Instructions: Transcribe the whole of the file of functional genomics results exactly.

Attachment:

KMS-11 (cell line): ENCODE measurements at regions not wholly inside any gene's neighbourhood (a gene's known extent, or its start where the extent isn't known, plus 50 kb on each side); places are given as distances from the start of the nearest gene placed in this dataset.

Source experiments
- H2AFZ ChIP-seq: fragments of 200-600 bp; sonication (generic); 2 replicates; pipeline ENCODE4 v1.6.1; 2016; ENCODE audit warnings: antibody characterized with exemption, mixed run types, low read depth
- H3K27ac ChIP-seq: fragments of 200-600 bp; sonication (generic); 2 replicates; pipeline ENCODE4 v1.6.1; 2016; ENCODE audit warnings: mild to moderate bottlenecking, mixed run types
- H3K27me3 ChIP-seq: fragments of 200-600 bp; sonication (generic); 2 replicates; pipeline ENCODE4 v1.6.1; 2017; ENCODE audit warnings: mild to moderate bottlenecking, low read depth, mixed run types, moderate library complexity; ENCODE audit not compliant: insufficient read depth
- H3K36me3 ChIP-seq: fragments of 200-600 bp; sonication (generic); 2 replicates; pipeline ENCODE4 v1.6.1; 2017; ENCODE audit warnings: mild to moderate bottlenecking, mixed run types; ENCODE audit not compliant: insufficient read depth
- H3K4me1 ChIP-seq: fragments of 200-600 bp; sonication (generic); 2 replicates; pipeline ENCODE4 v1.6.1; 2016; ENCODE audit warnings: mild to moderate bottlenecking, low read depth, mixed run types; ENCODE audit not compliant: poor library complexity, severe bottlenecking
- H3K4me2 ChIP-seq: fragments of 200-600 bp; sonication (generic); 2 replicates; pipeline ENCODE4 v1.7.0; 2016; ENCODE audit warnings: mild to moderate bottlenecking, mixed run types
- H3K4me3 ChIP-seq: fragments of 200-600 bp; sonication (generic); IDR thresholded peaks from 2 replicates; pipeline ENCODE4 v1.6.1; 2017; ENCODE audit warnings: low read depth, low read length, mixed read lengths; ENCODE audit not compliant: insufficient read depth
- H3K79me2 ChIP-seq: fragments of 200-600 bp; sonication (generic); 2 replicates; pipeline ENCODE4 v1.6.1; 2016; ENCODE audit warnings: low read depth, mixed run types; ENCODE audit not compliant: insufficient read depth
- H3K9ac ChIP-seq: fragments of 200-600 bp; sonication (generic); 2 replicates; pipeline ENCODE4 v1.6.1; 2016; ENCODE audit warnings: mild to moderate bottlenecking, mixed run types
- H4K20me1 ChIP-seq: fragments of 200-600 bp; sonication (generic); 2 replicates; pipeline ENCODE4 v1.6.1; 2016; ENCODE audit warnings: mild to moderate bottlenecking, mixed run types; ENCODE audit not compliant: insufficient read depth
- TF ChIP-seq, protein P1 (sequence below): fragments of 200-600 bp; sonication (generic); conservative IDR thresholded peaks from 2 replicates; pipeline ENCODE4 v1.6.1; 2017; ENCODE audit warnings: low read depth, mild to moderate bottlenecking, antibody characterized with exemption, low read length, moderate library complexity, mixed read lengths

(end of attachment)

KMS-11 (cell line): ENCODE measurements at regions not wholly inside any gene's neighbourhood (a gene's known extent, or its start where the extent isn't known, plus 50 kb on each side); places are given as distances from the start of the nearest gene placed in this dataset.

Source experiments
- H2AFZ ChIP-seq: fragments of 200-600 bp; sonication (generic); 2 replicates; pipeline ENCODE4 v1.6.1; 2016; ENCODE audit warnings: antibody characterized with exemption, mixed run types, low read depth
- H3K27ac ChIP-seq: fragments of 200-600 bp; sonication (generic); 2 replicates; pipeline ENCODE4 v1.6.1; 2016; ENCODE audit warnings: mild to moderate bottlenecking, mixed run types
- H3K27me3 ChIP-seq: fragments of 200-600 bp; sonication (generic); 2 replicates; pipeline ENCODE4 v1.6.1; 2017; ENCODE audit warnings: mild to moderate bottlenecking, low read depth, mixed run types, moderate library complexity; ENCODE audit not compliant: insufficient read depth
- H3K36me3 ChIP-seq: fragments of 200-600 bp; sonication (generic); 2 replicates; pipeline ENCODE4 v1.6.1; 2017; ENCODE audit warnings: mild to moderate bottlenecking, mixed run types; ENCODE audit not compliant: insufficient read depth
- H3K4me1 ChIP-seq: fragments of 200-600 bp; sonication (generic); 2 replicates; pipeline ENCODE4 v1.6.1; 2016; ENCODE audit warnings: mild to moderate bottlenecking, low read depth, mixed run types; ENCODE audit not compliant: poor library complexity, severe bottlenecking
- H3K4me2 ChIP-seq: fragments of 200-600 bp; sonication (generic); 2 replicates; pipeline ENCODE4 v1.7.0; 2016; ENCODE audit warnings: mild to moderate bottlenecking, mixed run types
- H3K4me3 ChIP-seq: fragments of 200-600 bp; sonication (generic); IDR thresholded peaks from 2 replicates; pipeline ENCODE4 v1.6.1; 2017; ENCODE audit warnings: low read depth, low read length, mixed read lengths; ENCODE audit not compliant: insufficient read depth
- H3K79me2 ChIP-seq: fragments of 200-600 bp; sonication (generic); 2 replicates; pipeline ENCODE4 v1.6.1; 2016; ENCODE audit warnings: low read depth, mixed run types; ENCODE audit not compliant: insufficient read depth
- H3K9ac ChIP-seq: fragments of 200-600 bp; sonication (generic); 2 replicates; pipeline ENCODE4 v1.6.1; 2016; ENCODE audit warnings: mild to moderate bottlenecking, mixed run types
- H4K20me1 ChIP-seq: fragments of 200-600 bp; sonication (generic); 2 replicates; pipeline ENCODE4 v1.6.1; 2016; ENCODE audit warnings: mild to moderate bottlenecking, mixed run types; ENCODE audit not compliant: insufficient read depth
- TF ChIP-seq, protein P1 (sequence below): fragments of 200-600 bp; sonication (generic); conservative IDR thresholded peaks from 2 replicates; pipeline ENCODE4 v1.6.1; 2017; ENCODE audit warnings: low read depth, mild to moderate bottlenecking, antibody characterized with exemption, low read length, moderate library complexity, mixed read lengths